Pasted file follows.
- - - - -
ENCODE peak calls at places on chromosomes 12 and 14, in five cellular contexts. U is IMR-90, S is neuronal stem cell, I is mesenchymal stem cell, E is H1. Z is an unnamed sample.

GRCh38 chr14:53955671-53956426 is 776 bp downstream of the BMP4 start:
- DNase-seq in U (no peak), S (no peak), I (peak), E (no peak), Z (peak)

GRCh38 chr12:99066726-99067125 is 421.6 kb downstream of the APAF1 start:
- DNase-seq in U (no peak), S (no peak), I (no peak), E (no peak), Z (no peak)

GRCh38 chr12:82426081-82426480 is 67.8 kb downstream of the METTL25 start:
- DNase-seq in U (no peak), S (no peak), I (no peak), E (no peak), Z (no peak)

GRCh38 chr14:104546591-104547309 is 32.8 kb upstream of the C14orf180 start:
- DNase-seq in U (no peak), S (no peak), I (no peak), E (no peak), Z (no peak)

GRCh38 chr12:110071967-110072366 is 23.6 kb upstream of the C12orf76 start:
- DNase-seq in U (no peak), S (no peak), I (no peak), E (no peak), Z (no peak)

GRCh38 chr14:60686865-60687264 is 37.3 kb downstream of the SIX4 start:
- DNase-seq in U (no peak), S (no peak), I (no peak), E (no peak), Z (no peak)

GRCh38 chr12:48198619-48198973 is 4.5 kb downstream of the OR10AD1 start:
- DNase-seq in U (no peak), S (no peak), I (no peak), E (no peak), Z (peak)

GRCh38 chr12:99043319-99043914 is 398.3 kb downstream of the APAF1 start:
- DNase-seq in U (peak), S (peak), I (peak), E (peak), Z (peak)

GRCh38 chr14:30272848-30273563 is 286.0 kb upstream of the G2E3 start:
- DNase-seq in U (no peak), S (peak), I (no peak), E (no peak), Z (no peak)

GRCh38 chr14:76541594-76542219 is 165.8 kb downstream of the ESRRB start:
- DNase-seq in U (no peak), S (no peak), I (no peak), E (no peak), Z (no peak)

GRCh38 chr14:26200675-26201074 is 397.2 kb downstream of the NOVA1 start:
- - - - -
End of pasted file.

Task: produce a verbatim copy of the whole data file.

ENCODE peak calls at places on chromosomes 12 and 14, in five cellular contexts. U is IMR-90, S is neuronal stem cell, I is mesenchymal stem cell, E is H1. Z is an unnamed sample.

GRCh38 chr14:53955671-53956426 is 776 bp downstream of the BMP4 start:
- DNase-seq in U (no peak), S (no peak), I (peak), E (no peak), Z (peak)

GRCh38 chr12:99066726-99067125 is 421.6 kb downstream of the APAF1 start:
- DNase-seq in U (no peak), S (no peak), I (no peak), E (no peak), Z (no peak)

GRCh38 chr12:82426081-82426480 is 67.8 kb downstream of the METTL25 start:
- DNase-seq in U (no peak), S (no peak), I (no peak), E (no peak), Z (no peak)

GRCh38 chr14:104546591-104547309 is 32.8 kb upstream of the C14orf180 start:
- DNase-seq in U (no peak), S (no peak), I (no peak), E (no peak), Z (no peak)

GRCh38 chr12:110071967-110072366 is 23.6 kb upstream of the C12orf76 start:
- DNase-seq in U (no peak), S (no peak), I (no peak), E (no peak), Z (no peak)

GRCh38 chr14:60686865-60687264 is 37.3 kb downstream of the SIX4 start:
- DNase-seq in U (no peak), S (no peak), I (no peak), E (no peak), Z (no peak)

GRCh38 chr12:48198619-48198973 is 4.5 kb downstream of the OR10AD1 start:
- DNase-seq in U (no peak), S (no peak), I (no peak), E (no peak), Z (peak)

GRCh38 chr12:99043319-99043914 is 398.3 kb downstream of the APAF1 start:
- DNase-seq in U (peak), S (peak), I (peak), E (peak), Z (peak)

GRCh38 chr14:30272848-30273563 is 286.0 kb upstream of the G2E3 start:
- DNase-seq in U (no peak), S (peak), I (no peak), E (no peak), Z (no peak)

GRCh38 chr14:76541594-76542219 is 165.8 kb downstream of the ESRRB start:
- DNase-seq in U (no peak), S (no peak), I (no peak), E (no peak), Z (no peak)

GRCh38 chr14:26200675-26201074 is 397.2 kb downstream of the NOVA1 start: